Here are a couple of methods you can use to add (or even restore any deleted) buttons to a specific
property bar. Note that you can always reset a property bar as
explained in the Tips below.
You can place a button directly on the desired property bar -- such as a button to set paragraph formatting for selected paragraphs -- by editing the property bar.
To edit a particular property bar -
(a) Right-click on the currently visible property bar; choose Settings to bring up the Customize Settings dialog; select (click on) the desired property bar from the list on the Property Bars tab; and then click Edit.
(b) First bring up a specific property bar (e.g., for the Selected Text property bar, select some text in the document first); right-click on that property bar; and then click Edit.
The Property Bar Editor appears with 4 tabs. Under the Features tab, there's a "Feature Categories" drop list. Scroll down in it to select the category (e.g., Format). In the "Features" list, choose the desired button (e.g., Paragraph Format).
Click on Add Button, then click OK to dismiss the Property Bar Editor. If the Customize Settings dialog is visible, click Close.
Whenever that property bar appears, the new button will be available. See also the Tips below about deleting buttons, customizing the property bar, etc.
Method 2: Copy or move an existing button from a toolbar.
You can use a button from a standard toolbar that is currently visible [see here about adding buttons to the standard toolbar]. You would then simply drag-and-copy (or move) the button from the standard toolbar to the currently active property bar.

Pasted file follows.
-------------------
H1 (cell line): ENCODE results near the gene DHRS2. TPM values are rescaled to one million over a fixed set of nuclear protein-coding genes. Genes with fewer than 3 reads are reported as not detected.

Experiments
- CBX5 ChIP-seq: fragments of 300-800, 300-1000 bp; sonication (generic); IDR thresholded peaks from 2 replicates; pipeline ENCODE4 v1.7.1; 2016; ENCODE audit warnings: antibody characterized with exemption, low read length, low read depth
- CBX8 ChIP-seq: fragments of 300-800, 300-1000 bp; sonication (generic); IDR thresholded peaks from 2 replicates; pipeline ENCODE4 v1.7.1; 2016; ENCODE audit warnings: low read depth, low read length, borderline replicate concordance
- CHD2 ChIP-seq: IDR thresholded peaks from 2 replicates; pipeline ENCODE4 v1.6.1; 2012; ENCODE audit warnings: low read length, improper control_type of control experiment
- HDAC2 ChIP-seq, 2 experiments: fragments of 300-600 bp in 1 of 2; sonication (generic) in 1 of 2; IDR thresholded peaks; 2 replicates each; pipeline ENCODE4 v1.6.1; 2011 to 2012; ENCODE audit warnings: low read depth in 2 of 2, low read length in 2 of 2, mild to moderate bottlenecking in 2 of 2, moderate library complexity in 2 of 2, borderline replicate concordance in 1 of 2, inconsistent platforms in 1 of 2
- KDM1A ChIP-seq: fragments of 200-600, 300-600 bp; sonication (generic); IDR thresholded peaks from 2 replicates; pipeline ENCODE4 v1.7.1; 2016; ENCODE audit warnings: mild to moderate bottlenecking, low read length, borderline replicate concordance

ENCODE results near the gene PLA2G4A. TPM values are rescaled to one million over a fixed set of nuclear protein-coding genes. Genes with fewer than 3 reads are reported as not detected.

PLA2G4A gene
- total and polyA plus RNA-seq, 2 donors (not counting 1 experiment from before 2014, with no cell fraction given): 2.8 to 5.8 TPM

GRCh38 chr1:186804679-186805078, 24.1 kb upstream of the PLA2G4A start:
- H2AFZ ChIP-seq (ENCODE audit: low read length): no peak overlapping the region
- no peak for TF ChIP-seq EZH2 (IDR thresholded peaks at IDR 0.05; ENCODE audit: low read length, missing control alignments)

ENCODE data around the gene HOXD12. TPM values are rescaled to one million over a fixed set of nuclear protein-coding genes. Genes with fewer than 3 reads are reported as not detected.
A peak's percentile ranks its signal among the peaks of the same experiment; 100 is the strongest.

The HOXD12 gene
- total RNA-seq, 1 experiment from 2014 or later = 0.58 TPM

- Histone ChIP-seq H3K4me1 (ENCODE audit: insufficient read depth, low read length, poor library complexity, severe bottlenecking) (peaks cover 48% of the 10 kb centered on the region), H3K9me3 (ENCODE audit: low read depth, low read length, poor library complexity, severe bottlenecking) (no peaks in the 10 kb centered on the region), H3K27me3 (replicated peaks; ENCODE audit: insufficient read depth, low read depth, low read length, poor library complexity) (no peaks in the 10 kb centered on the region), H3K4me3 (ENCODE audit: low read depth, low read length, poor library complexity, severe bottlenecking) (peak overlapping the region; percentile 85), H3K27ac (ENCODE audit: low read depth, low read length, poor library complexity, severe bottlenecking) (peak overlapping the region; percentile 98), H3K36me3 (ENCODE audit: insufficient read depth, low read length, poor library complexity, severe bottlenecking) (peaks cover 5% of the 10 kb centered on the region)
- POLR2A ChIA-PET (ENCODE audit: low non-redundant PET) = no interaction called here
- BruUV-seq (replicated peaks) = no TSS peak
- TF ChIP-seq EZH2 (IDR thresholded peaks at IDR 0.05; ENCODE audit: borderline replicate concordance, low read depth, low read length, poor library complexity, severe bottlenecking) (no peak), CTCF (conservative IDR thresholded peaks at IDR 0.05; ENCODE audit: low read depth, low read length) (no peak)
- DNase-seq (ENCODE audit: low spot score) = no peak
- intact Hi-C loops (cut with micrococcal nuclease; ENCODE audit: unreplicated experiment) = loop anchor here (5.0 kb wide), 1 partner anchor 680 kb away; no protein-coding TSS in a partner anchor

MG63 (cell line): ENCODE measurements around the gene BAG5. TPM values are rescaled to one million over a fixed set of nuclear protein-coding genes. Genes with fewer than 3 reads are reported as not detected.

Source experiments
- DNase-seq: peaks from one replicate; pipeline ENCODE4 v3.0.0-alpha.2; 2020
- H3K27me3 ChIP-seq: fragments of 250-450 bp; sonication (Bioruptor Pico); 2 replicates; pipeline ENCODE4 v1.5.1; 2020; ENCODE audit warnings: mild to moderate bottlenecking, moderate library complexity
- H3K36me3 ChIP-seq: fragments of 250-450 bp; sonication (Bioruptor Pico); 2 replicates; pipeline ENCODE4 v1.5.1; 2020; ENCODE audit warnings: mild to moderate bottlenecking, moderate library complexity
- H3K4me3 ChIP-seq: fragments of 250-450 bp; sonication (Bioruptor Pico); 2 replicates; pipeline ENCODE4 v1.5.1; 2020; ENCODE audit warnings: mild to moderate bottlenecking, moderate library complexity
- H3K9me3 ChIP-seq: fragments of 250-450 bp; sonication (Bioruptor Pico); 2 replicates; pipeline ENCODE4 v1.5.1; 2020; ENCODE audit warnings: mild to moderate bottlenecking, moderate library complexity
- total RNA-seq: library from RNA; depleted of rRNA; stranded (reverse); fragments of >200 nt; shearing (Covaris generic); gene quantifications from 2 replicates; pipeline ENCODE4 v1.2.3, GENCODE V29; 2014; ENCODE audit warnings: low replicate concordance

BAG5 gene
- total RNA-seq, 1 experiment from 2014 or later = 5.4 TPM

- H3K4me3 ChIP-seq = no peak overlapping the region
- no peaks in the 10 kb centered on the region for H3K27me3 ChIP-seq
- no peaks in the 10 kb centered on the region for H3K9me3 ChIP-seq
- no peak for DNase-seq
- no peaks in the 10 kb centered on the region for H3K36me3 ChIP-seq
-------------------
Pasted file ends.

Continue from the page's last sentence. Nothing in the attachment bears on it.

Advantages: This method might be a little easier/quicker than Method 1 if you already have the desired button on a standard toolbar. [And you can do the reverse. You can copy/move a button from a property bar onto the standard toolbar. See Tips below.]
Display the desired property bar to which you want to copy the button. That is, do whatever is needed to make that property bar appear on screen. For example: Select some text to display the Selected Text property bar.
(a) Use the keyboard and mouse.
To copy the button, hold down both the <Alt> and <Ctrl> keys while you (left-click) drag the button onto the property bar.
To move the button, hold down just the <Alt> key when you drag the button onto the property bar.
(b) Use the Toolbar Editor.
Right-click on the standard toolbar containing the desired button and choose Edit.
The Toolbar Editor appears; however, you won't need the Toolbar Editor at this time (you can drag it out of the way).
For now, hold down just the <Ctrl> key while you (left-click) drag the button to copy it from the standard toolbar onto the property bar. (Caution: If you just (left-click) drag you will move it to the property bar.)
Click OK to dismiss the Toolbar Editor.
The same process can be used to copy (or move) a button to any property bar: Do whatever is needed to display the desired property bar, then drag the new button onto it. See also the Tips below about deleting buttons, customizing the property bar, etc.